• Dr. Ben Mudrak, Senior Product Manager, ChemRxiv, American Chemical Society View Bio
  • Dr. Neil Hammond, Open Access Publisher, Royal Society of Chemistry View Bio
  • Dr. Lynn Kamerlin, Chair in Molecular Design, Georgia Tech View Bio
  • Prof. Wolfram Koch, Executive Director, GDCh View Bio


The OSTP Memo and its Impact on Chemistry

11:00 AM – 12:00 PM EDT / 16:00 PM – 17:00 PM BST

Co-Sponsored by the ACS Division of Chemical Information

The OSTP ‘Nelson Memo’ sets an ambitious goal for research funders in the US: ensure free and immediate access to all grantees’ published research, beginning no later than January 1 2026. The implications of the memo are wide-ranging and will significantly impact all chemistry researchers in the United States.

This session brings together diverse viewpoints to discuss how the OSTP memo, the ensuing funder mandates, and publishers’ responses will shape the future of chemistry publishing.

  • Dr. Jim Milne, President, ACS Publications, American Chemical Society View Bio
  • Dr. Michele Avissar-Whiting, Program Manager for Open Science Strategy, HHMI View Bio
  • Dr. Yulia Sevryugina, Chemistry Librarian, University of Michigan View Bio
  • Dr. Jessica Tucker, Acting Deputy Director, Office of Science Policy, National Institutes of Health View Bio

Apply today for the BioInnovation Institute and Science Prize for Innovation!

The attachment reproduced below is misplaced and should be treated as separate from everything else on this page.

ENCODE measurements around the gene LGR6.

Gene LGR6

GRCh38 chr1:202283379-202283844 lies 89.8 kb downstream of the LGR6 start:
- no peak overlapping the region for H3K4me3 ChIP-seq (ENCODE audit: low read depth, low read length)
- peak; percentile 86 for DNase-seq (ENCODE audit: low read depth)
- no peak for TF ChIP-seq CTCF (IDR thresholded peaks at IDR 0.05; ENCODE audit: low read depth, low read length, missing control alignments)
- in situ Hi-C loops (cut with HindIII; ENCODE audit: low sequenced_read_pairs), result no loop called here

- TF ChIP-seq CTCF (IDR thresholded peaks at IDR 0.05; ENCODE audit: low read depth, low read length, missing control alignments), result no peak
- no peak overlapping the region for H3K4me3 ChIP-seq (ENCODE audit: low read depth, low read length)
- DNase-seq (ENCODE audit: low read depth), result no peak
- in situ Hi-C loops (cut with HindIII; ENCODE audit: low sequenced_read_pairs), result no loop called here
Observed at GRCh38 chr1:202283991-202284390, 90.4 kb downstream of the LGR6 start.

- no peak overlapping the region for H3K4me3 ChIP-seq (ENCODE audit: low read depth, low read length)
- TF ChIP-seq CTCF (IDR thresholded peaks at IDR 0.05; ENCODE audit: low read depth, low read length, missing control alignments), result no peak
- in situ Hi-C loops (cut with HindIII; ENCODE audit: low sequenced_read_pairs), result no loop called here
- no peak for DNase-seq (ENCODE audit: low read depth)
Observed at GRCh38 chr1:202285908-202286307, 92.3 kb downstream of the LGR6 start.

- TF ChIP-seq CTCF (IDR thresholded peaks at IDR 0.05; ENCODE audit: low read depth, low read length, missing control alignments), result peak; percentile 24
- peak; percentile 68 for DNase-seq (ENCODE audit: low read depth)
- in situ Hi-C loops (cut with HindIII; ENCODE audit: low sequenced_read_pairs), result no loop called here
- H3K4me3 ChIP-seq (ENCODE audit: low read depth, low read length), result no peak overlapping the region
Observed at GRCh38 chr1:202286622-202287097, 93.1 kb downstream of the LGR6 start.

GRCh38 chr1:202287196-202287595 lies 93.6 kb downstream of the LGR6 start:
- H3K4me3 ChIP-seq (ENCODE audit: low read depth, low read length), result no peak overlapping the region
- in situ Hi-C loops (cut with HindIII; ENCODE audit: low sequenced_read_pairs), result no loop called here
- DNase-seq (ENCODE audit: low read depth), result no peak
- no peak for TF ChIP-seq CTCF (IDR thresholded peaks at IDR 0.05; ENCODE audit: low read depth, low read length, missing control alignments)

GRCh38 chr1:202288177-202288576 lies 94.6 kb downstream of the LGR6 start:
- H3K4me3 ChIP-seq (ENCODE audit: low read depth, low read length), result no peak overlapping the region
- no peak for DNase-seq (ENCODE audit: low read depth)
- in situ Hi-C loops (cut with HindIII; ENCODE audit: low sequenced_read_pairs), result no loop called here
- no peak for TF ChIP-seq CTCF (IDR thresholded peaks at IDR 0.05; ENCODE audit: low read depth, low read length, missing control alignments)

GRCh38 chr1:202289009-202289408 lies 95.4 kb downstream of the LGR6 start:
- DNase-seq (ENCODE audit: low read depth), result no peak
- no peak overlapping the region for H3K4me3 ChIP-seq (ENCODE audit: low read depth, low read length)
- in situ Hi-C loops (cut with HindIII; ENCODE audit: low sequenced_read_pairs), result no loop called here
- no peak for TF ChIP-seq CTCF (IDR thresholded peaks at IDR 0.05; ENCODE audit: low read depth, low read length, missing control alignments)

Just under 2 weeks left to apply for the BioInnovation Institute and Science Prize for Innovation!

Behind every life-changing solution is an entrepreneurial scientist – a creative mind who proved an idea in the lab and dared to carry it out in the world.

To encourage more scientists to translate their research, BioInnovation Institute (BII) and Science collaborate to host an annual award. Through the BioInnovation Institute & Science Prize for Innovation, the editors of Science seek to recognize bold researchers who are asking fundamental questions at the intersection of the life sciences and entrepreneurship.

The three winners will have their essays published in Science and will be invited into BII’s entrepreneurial ecosystem. In addition, the Grand Prize winner will receive a prize of USD 25,000 and each runner-up will receive USD 10,000 at a grand award ceremony in Copenhagen, Denmark.

The call for applications closes on 1 November 2022. Head over to their website to read more about how to submit your 1000-word essay to the editors at Science.